And so ushered in the run of Keller Dovetail Jigs — only 16 that first time around. Soon, thanks to the feedback from friends at the Balinas Craftsman Guild and other early customers, David switched to 1/2-in.-thick aluminum tooling plate, milled by a CNC machine. The second production run of aluminum jigs were sturdy enough to take the daily abuse of production work. He obtained his first patent in 1977, and three more patents followed the first.

Innovation didn’t stop with the jig, however. Art and David also revolutionized the bit system that would function with the new jig.

“Instead of a guide bushing on the router, which we thought was inherently inaccurate, we decided to put a ball bearing on the bit’s shank. It was a novel concept, and we became the first manufacturer of dovetail pattern routing bits as well,” David says. The addition of a bearing enabled both the required dovetail and straight bits to remain concentric to the bit axis. That closed the gap on joint accuracy and prevented any wear on the dovetail templates.

After about three years, David left Art’s shop to venture out on his own and develop Keller & Company. It was a side business that he maintained while working as a full-time high-end trim carpenter, timber framer and furniture builder.


“It wasn’t uncommon for me to wake from a dead sleep at 5:00 a.m. to answer a customer call from someone on the East Coast asking about my dovetail jigs. My wife could never understand how I could do that,” David says. Nevertheless, the word was spreading.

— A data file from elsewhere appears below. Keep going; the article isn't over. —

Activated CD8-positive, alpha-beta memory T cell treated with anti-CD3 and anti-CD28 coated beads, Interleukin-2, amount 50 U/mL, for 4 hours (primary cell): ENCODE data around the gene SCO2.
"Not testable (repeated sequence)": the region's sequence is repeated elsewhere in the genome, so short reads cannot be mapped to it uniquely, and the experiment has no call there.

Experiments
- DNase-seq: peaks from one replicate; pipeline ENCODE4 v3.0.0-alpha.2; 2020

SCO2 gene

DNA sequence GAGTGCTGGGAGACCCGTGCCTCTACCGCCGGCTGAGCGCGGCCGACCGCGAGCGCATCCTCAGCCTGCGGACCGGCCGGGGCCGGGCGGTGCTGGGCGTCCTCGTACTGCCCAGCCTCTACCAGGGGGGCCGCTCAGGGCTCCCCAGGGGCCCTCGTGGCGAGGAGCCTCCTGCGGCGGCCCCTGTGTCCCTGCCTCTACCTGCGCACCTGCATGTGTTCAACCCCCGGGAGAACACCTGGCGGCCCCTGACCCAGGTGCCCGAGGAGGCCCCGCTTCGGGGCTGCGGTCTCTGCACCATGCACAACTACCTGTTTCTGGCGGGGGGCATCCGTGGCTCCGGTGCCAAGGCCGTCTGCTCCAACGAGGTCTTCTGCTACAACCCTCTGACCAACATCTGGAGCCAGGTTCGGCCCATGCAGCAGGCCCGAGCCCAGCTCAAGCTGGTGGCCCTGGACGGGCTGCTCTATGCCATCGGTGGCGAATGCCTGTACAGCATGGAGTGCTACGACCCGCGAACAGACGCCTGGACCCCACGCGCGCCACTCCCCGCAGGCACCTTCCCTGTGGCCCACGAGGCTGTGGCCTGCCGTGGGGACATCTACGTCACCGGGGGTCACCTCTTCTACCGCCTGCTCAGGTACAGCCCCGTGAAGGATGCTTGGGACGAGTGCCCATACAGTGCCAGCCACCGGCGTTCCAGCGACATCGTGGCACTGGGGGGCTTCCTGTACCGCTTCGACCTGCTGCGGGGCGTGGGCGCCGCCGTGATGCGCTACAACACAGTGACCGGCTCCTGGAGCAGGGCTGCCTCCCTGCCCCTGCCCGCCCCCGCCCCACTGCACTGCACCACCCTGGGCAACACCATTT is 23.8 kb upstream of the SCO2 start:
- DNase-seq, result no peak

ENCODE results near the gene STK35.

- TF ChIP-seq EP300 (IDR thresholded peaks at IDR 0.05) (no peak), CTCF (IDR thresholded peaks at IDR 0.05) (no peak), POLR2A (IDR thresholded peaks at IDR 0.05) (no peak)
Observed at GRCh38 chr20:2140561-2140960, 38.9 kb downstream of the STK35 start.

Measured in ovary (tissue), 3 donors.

Then, the early 1980s ushered in consumer woodworking trade shows, and along with them a whole new market of hobbyist woodworkers, eager for a better way to cut dovetails. Keller & Company was there to meet the need, and steady growth came along with it.

Since that time, the company’s product line has remained limited and true to its roots with just a few additions. Although early Keller Dovetail Jigs were only offered in 36-in. lengths, David has since added 24- and 16-in. sizes to handle medium to smaller sized boxes and drawers. In the mid 1990s, Keller & Company also introduced the Journeyman Jig series, which incorporate both pin and tail templates into one back-to-back design. Journeyman Jigs retain the same template patterns and precision standards as the Pro Series jigs, but they’re milled from phenolic instead of aluminum. And, they cost less — a move made to satisfy hobbyist budgets.

Over the years, and in spite of the successes, David admits to having had a period when he grew weary of “selling” woodworkers on the virtues of his jigs. But, trade shows renewed his source of energy, then and now. “Woodworkers are a pretty congenial lot and very sincere about what they’re doing. When they come up and tell me that their Keller Dovetail Jig is the best tool in their shop or the only dovetail jig they’ll ever use after trying some others, I’m affirmed about why I’m still in this business and connected to the craft,” he says.

And what of the future? Will there be another breakthrough Keller Dovetail Jig to come?

David says the company will continue to do what it does best, making through dovetail jigs here in America. Well, that is until David can see his “Holy Grail” innovation happen: “When I can develop a half-blind dovetail jig that requires no adjustments or test cuts, I’ll make it and put my name on it. Anything less is just one more frustrating jig on the market. If it doesn’t work better than most of these do, it’s not worth it.”